Segway riders face stiff fines in Ontario

Anyone caught riding a Segway in Ontario on a highway, trail, path or walkway or in a public park or exhibition ground are subject to fines ranging from $250 to $2500. This is the law in Ontario under the Highway Traffic Act with few exceptions!!! "without prejudice" All CCRF, 1982 Sc2(b)

Saturday, February 17, 2007


Attached letter from the Honourable Donna Cansfield, Minister of Transportation, Province of Ontario

Ministry of Transportation
Office of the Minister
Ferguson Block, 3rd Floor
77 Wellesley St. West 77,
Toronto, Ontario
M7A 128 M7A 128
416 327-9200

FEB 13 2007
Mr. Bill Brunton

Dear Mr. Brunton:

Thank you for your e-mail of October 29, 2006, regarding Ontario's Segway pilot. ( ref I appreciate your comments and welcome the opportunity to respond.
As you mention, the government launched a five-year Segway pilot that will expand mobility options for persons 14 years of age and older with mobility disabilities, as well as Canada Post letter carriers and police officers. Allowing the use of this two-wheeled electric personal transportation device is in line with the Ontario government's commitment to removing and preventing barriers for people with mobility disabilities.

I want you to know that the safety concerns you raise were considered during pilot development and appropriate safeguards were taken. A critical part of the five-year
pilot test is a safety evaluation of the Segway and its safe integration with pedestrians,bicycles and other road users.

Segway operators (approved under the forementioned Pilot Project) will not require a driver's licence to operate their device nor will they be required to have motor vehicle liability insurance, registration or plates for their device. However, Segways must have proper lights and a bell. Operators under the age of 18 must wear an approved bicycle helmet.

Segways are prohibited from highways where pedestrians and bicyclists are prohibited by provincial regulations and municipal bylaw. Segway pilot participants are expected to operate their device on sidewalks where these are available. When used on sidewalks, Segways should travel at a walking speed. Where a sidewalk is not available or where Segways are prohibited by murnicipal bylaw on sidewalks, a Segway may be operated on the shoulder of the road.

Under the Provincial Offences Act, the set fine for most bicycle offences is $85 plus a victim fine surcharge of $20. Anyone caught riding a Segway who is not included as a pilot participant will be subject to higher fines ranging from $250 to a maximum of $2,500.
Expected outcomes of the pilot include improving mobility and accessibility for persons with a mobility disability, gathering information, and assessing the effects of the Segway on sidewalks and public roads to determine how Segways should be legislated in the future.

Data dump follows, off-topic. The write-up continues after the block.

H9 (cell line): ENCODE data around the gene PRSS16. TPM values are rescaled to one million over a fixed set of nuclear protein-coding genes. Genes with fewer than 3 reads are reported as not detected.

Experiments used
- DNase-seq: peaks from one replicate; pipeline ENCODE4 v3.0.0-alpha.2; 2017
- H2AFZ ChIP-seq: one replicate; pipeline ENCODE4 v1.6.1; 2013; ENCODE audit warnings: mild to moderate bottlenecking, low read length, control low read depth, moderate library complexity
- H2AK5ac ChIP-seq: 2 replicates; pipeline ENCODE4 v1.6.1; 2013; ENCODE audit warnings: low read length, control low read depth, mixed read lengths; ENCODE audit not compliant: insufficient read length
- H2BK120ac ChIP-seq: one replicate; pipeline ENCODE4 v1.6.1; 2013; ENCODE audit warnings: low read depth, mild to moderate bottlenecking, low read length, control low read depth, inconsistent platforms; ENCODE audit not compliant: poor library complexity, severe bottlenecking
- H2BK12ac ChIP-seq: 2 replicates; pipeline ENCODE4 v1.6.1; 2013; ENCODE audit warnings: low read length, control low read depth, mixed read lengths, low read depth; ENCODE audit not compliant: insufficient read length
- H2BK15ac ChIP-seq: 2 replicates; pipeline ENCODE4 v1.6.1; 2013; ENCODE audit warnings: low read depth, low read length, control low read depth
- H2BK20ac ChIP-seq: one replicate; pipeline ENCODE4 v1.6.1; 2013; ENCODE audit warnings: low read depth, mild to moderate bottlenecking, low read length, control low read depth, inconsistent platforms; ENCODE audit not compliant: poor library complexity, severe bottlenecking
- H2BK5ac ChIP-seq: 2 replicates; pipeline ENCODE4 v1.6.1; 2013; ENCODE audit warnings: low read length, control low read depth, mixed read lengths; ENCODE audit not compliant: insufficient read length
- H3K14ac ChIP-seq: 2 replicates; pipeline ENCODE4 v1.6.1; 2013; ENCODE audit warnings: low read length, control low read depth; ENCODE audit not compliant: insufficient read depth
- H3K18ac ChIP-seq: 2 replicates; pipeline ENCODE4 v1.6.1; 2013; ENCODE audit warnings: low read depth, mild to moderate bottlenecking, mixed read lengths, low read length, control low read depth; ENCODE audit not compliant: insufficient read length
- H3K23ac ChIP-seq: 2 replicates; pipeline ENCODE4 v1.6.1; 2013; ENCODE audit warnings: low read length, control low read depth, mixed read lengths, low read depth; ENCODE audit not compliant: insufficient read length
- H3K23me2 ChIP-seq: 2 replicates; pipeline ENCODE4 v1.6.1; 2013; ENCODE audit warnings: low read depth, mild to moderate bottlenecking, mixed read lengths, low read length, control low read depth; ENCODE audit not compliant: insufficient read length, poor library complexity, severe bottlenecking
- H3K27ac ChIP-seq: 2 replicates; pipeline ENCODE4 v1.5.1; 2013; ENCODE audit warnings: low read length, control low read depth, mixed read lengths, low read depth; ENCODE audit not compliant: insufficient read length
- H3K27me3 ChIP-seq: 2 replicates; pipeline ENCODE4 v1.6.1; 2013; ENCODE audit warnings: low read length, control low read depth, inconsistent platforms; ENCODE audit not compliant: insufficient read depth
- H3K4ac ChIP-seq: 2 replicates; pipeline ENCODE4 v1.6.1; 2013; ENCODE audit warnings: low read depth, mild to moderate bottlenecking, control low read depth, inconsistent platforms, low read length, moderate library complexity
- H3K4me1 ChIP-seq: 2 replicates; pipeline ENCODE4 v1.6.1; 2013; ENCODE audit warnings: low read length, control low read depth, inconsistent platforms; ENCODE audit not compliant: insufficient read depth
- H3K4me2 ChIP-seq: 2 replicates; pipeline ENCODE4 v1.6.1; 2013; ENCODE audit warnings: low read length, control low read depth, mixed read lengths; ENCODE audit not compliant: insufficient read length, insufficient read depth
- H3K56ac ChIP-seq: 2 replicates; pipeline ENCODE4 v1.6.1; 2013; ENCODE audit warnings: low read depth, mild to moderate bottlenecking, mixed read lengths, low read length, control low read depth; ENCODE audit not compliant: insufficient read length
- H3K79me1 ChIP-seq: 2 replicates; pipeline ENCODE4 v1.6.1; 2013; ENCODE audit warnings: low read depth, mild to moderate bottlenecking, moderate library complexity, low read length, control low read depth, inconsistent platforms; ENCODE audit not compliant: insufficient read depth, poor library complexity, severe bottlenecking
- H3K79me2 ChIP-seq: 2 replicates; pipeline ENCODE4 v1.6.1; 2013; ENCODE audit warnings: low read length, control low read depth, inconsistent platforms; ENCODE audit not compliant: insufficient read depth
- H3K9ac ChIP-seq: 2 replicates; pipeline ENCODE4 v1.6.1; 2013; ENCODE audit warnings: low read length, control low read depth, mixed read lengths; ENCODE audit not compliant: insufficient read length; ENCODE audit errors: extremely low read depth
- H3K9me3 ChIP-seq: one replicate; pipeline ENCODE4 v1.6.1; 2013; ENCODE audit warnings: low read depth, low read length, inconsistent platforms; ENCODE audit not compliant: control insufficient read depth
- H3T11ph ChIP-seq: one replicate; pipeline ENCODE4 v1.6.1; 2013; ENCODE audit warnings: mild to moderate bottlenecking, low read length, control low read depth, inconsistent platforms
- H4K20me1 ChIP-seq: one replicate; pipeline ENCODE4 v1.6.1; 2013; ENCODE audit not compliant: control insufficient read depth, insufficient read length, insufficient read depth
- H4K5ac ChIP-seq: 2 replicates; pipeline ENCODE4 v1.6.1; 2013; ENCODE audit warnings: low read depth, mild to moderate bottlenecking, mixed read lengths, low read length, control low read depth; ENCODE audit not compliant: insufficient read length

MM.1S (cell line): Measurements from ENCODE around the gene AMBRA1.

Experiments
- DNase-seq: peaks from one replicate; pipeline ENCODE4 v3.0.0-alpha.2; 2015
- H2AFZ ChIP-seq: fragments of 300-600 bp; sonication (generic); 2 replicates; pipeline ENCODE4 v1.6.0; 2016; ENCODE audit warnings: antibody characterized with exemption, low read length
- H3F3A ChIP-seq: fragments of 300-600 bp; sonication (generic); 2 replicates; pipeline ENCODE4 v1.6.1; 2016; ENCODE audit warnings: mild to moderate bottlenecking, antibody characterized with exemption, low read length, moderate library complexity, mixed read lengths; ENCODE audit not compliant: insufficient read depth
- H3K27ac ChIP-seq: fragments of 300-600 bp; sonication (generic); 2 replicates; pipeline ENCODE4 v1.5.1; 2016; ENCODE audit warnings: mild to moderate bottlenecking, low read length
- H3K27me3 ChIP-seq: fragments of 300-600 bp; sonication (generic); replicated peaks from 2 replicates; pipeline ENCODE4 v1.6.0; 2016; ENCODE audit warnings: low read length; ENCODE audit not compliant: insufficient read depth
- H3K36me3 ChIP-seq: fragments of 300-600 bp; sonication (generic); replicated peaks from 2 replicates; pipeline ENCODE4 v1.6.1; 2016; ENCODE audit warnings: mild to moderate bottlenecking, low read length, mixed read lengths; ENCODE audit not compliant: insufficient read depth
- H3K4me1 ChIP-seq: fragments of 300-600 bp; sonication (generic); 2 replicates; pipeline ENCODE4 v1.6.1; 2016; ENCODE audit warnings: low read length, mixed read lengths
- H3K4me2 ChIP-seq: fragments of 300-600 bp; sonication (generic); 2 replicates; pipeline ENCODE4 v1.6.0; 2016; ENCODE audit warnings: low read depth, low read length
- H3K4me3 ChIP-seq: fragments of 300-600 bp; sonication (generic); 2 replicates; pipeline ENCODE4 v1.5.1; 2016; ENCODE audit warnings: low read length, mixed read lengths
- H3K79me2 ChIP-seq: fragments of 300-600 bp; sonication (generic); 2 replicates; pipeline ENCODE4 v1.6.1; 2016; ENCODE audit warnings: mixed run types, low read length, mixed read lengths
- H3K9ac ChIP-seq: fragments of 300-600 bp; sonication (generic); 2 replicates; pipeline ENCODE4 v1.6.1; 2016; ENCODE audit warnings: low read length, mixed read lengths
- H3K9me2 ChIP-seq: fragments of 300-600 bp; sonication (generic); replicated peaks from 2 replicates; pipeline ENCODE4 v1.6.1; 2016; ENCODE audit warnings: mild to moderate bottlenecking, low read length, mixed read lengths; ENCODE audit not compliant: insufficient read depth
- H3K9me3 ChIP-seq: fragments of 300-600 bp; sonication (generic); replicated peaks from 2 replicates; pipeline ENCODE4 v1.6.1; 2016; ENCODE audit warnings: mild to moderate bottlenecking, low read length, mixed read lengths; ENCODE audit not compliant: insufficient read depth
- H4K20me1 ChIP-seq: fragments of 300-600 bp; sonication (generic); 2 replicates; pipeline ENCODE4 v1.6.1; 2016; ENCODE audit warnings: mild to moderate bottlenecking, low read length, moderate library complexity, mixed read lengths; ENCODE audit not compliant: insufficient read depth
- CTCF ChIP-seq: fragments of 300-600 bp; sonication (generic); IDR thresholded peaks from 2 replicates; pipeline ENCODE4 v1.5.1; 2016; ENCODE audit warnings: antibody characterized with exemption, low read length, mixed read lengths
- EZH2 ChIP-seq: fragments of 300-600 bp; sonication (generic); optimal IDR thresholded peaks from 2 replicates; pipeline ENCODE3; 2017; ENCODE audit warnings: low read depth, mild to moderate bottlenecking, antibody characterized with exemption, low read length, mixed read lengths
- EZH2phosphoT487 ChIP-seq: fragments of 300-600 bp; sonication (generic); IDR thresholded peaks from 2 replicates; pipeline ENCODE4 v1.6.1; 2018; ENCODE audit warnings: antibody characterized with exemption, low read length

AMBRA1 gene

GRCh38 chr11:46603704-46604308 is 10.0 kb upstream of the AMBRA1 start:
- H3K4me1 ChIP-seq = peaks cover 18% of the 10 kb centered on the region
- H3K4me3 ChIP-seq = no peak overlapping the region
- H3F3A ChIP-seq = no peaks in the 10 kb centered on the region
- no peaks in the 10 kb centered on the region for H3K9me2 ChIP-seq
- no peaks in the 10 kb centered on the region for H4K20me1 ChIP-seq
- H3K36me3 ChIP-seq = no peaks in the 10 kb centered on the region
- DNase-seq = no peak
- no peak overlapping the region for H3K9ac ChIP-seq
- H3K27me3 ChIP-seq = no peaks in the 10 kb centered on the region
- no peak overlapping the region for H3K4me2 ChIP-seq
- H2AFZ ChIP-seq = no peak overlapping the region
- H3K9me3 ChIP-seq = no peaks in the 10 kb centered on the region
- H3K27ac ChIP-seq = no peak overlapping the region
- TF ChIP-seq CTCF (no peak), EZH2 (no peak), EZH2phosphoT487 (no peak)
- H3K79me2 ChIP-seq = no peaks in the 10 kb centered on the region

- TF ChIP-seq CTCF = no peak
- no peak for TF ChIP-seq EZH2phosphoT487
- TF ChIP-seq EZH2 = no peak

For more information about 'the Segway pilot project, I invite you to visit my ministry's website at

Thank you again for bringing your concerns to my attention.
Donna Cansfield

c: The Honourable Dalton McGuinty, Premier of Ontario

<< Home

For a full spectrum evaluation and analysis of all Innovative Mobility's Segway concerns please visit all our sites at:
1.) "Segway for Ontario (an antithesis)"
2.) "Segway Caveats for Municipal Council Consideration"
3.) "Segways are not Disability Devices"
4.) "Pilot Project For Segway In Ontario Is A Mistake"
"Segway Riders Face Stiff Fines In Ontario"

The word “segway” has come to mean a whole myriad of “fun” sidewalk toys in todays lexicon. Whether it is a two, three or four wheel --- electrically or gas powered ---“personal assistance vehicle”, “personal mobility device” or whatever --- under the trade name Segway, Embrio, Nolet Electric Cruiser, Rad2Go Electric Chariot --- or colloquially as “ginger”, “ruth” or “fred”, --- they do not belong on the sidewalk. Innovative Mobility does not see these vehicles, regardles of what they may be called, as evil but rather innovative and amazing technology that belong on the roadways and not on public pedestrian pathways where they present a clear and present risk to pedestrians and other City stakeholders. Our mantra is pure and simple to all municipalities and regulating bodies “Please keep the sidewalks safe and do not provide preferential sidewalk access to the wealthy” by allowing them to use the sidewalks as their playground”; “there is simply too many open ended and unanswered questions to allow even limited trials of these sidewalk SUV’s or to approve only for use by persons with disability.”

“without prejudice”
The aforesaid is the opinion of Innovative Mobility based on the best available information available today. As we have said before “Segways are not evil, we believe that they are innovative and phenomenal technology – but they do not belong on the sidewalk or any public trails or pathways used by seniors or children. Redefining the accepted definition of “pedestrian” for the benefit of a single company is outrageously inappropriate.

Bill Brunton for Innovative Mobility


February 2007   March 2007  

This page is powered by Blogger. Isn't yours?